The Azure SQL Database currently offers three different service tiers which are all designed for various kinds of applications. The Standard or General-Purpose service tier is designed for general kinds of workloads and offers storage options and compute based on a budget-oriented approach. For Businesses, the Azure SQL Database offers the Premium service also knows as Business-Critical service and is designed for the OLTP applications which requires the lowest-latency I/O and high transaction rate. Moreover, extremely high resiliency is provided for any case of failures through the use of multiple isolated replicas. Besides, there is another service tier known as Hyperscale that is specifically designed for extremely huge OLTP databases and has the capability of autoscaling storage and compute power with fluidity.

Monitoring 

The Azure SQL Database supports highly advanced monitoring features and troubleshooting solutions which makes it easier to get insight into the characteristics of the workload. Real-time performance insights can be viewed through the built-in monitoring functionality available in the latest version of the SQL Server Database engine which is now added in Azure SQL Database as well. Moreover, the large number of database instances can be easily monitored and troubleshot with the PaaS monitoring offered by Azure. Moreover, Azure Storage, Azure Monitor Logs, and Azure Event Hubs allow the SQL Database to store the required connectivity, sessions, and resource usage.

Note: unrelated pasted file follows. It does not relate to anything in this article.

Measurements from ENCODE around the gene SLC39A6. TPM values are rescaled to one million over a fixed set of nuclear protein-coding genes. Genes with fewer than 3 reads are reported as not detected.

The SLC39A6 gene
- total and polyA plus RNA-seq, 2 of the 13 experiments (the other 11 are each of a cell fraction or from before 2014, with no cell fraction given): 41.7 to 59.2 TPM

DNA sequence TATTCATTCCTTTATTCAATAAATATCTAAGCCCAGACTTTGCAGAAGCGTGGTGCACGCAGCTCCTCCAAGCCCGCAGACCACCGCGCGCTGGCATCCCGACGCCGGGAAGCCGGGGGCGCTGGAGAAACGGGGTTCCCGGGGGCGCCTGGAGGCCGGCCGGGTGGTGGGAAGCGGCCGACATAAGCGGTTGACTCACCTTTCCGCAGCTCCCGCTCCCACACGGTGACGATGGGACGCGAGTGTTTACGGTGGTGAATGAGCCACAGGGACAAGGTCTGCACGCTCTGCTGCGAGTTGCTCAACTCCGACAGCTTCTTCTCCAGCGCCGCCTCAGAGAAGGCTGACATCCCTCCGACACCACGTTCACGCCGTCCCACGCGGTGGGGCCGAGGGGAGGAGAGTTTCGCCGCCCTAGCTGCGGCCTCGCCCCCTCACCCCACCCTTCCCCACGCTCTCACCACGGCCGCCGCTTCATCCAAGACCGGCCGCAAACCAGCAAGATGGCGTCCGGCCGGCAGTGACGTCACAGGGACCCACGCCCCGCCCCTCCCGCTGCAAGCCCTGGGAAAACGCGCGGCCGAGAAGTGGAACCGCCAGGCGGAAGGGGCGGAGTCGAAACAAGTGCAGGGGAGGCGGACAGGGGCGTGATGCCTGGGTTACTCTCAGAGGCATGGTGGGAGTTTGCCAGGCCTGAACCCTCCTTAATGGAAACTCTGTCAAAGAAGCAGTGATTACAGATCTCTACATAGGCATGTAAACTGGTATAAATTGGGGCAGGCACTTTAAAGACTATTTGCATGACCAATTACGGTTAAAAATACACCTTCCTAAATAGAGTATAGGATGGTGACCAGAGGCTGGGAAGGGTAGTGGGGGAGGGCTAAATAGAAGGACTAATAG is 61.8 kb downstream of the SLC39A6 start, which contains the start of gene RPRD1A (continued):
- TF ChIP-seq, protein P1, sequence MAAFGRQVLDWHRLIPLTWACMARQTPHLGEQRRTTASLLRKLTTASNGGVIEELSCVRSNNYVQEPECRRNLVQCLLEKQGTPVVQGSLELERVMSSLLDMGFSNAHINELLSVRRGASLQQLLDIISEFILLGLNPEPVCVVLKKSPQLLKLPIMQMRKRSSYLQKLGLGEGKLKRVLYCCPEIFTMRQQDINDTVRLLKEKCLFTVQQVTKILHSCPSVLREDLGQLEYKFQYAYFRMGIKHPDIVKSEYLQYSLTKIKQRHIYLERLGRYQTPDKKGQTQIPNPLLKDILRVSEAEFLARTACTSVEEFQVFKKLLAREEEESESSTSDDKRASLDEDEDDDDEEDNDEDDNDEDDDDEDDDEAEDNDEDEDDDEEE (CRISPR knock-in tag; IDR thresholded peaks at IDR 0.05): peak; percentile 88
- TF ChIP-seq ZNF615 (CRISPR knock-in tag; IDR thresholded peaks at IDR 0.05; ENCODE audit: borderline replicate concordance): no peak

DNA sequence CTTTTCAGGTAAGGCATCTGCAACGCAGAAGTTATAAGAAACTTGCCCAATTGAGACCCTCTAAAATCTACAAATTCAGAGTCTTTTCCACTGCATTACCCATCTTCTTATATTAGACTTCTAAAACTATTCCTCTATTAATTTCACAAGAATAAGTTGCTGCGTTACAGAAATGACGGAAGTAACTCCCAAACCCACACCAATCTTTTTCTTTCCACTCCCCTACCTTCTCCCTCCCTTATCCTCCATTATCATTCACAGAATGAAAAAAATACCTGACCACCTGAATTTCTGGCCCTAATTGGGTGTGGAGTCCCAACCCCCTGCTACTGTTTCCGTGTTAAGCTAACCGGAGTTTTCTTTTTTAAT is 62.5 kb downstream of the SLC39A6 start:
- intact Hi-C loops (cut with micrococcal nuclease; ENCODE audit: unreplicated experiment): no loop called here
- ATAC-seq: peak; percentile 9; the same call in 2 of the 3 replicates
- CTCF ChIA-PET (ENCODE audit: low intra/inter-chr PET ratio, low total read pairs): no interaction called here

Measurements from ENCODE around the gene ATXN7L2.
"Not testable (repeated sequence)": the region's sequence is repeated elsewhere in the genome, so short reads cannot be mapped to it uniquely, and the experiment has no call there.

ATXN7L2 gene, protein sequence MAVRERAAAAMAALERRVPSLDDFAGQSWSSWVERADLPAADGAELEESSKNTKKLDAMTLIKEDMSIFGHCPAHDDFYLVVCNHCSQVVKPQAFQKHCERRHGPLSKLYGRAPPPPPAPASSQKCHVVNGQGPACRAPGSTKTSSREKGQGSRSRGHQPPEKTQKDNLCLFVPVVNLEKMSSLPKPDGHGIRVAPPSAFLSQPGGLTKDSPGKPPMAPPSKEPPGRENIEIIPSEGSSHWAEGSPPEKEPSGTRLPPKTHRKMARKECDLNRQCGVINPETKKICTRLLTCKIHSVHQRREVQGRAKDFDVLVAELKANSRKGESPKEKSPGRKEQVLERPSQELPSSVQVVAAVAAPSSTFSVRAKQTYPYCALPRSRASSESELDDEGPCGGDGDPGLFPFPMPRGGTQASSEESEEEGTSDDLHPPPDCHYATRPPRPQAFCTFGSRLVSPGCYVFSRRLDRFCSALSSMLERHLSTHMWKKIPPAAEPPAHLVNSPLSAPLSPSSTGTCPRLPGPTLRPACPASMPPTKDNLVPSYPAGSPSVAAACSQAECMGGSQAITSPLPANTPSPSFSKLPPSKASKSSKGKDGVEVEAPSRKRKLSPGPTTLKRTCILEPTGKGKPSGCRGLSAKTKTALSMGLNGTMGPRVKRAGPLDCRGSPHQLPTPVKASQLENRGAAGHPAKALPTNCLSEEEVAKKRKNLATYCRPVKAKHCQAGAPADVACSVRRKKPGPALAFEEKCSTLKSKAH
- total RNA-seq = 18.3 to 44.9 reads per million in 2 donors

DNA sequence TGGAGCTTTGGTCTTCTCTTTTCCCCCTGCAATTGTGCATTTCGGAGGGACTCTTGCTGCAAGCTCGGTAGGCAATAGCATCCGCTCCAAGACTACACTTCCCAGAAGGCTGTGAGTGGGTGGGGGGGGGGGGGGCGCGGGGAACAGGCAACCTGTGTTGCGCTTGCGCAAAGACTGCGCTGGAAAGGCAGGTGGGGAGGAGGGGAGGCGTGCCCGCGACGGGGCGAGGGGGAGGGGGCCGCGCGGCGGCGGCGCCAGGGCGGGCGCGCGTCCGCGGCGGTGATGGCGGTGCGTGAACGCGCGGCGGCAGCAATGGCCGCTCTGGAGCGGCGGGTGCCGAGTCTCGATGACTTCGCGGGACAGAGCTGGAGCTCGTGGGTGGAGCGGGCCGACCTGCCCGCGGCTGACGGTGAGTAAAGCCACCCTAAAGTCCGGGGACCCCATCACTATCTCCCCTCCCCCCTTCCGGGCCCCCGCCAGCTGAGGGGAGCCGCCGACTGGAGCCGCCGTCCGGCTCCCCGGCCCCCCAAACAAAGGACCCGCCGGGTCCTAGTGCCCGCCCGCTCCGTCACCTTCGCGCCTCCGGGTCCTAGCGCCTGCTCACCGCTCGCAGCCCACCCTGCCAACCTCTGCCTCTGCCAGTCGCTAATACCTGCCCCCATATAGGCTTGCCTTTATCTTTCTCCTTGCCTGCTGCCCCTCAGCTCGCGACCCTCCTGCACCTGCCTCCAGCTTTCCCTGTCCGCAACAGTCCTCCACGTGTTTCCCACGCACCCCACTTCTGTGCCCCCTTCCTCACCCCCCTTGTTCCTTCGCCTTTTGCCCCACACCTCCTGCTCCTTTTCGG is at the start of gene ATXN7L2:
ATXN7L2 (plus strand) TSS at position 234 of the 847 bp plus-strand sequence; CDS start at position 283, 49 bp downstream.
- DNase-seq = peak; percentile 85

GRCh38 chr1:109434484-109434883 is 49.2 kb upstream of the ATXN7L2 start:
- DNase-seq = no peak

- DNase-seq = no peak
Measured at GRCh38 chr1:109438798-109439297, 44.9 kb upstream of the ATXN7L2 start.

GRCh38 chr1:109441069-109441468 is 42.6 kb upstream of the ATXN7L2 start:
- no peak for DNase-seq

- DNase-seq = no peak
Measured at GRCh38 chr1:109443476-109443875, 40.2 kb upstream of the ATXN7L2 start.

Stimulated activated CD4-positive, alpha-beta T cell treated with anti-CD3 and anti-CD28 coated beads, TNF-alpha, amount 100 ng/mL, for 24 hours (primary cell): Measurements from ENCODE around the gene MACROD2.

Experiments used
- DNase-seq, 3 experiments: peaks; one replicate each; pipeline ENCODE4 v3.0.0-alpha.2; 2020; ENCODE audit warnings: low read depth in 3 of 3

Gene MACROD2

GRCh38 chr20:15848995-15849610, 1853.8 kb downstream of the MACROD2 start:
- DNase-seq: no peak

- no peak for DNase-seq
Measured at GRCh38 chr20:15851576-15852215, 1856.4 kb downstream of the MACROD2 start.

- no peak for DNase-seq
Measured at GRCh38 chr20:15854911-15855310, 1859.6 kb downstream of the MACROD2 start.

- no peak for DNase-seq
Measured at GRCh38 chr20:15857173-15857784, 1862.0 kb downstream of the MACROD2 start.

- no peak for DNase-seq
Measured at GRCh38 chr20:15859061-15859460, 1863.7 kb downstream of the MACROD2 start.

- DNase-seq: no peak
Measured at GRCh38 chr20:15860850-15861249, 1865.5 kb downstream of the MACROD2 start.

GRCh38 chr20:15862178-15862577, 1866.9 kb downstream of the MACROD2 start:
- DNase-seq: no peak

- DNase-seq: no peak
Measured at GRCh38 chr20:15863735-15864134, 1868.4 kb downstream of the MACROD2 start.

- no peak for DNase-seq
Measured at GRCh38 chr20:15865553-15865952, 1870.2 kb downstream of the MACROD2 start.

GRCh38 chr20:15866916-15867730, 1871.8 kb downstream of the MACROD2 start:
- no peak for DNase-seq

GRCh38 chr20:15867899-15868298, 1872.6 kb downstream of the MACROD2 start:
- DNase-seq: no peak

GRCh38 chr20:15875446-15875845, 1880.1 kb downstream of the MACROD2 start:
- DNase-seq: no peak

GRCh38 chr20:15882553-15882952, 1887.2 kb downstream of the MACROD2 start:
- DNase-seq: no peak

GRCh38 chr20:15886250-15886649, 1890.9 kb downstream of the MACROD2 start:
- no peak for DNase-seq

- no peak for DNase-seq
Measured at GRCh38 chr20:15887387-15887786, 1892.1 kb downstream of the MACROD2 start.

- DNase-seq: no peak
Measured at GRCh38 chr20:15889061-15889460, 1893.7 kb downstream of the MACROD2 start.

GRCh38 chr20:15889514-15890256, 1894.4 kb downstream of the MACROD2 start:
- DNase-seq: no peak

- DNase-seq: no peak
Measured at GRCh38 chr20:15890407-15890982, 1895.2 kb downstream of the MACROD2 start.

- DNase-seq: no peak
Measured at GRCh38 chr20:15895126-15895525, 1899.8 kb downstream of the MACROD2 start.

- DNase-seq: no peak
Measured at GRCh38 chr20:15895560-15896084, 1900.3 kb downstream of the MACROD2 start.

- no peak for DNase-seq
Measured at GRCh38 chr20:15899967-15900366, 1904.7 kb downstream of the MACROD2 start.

To learn more about Azure SQL Database, watch this video of Microsoft Data Platform MVP Taiob Ali.

Business Continuity 

The Azure SQL Database makes it possible for businesses to operate with high availability and resiliency through continued operation even during disruptions. This has been possible through the Disaster recovery functionality available for Premium and Business Critical service tiers which the features of Automatic Backups, Active geo-replication, Point-in-time restores, Zone-redundant databases, and Auto-failover groups. Learn more about Business Continuity from the previous article, Business Continuity and Disaster Recovery in Azure SQL Database.

We have now had a brief introduction to the Azure SQL Database. Now let us learn to explore it in the Azure Portal. 

How to Create Azure SQL resource using the Azure Portal? 

Step 1 

First of all, let us visit the Azure Portal. When you login, the Microsoft Azure Portal welcomes you to this homepage.

Step 2 

Click on the button on the top left side. The options will show up as follows. 

Click on the All services.

Step 3 

The Overview page looks like this.

You can scroll to the Databases section. 

Select the Azure SQL 

Step 4 

Now, you are taken to the Azure SQL Page.

Click on Create

Step 5 

You have multiple options from SQL databases, SQL managed instances and SQL virtual machines. 

 

If we click on Show Details, we’ll find the options for the resource types such as the Single database, Elastic pool, and Database server.

As per what you want to create, select it and click on Create.

Conclusion

Thus, we learned about Azure SQL Database in-depth, the various functionalities offered by Azure SQL Database, the ways databases can be deployed, and the different tiers of services. Besides, we also learned about the monitoring features provided by the Azure SQL Database and how Business Continuity is provided in Azure SQL. Lastly, we learned the process to create the Azure SQL resource through the Azure Portal.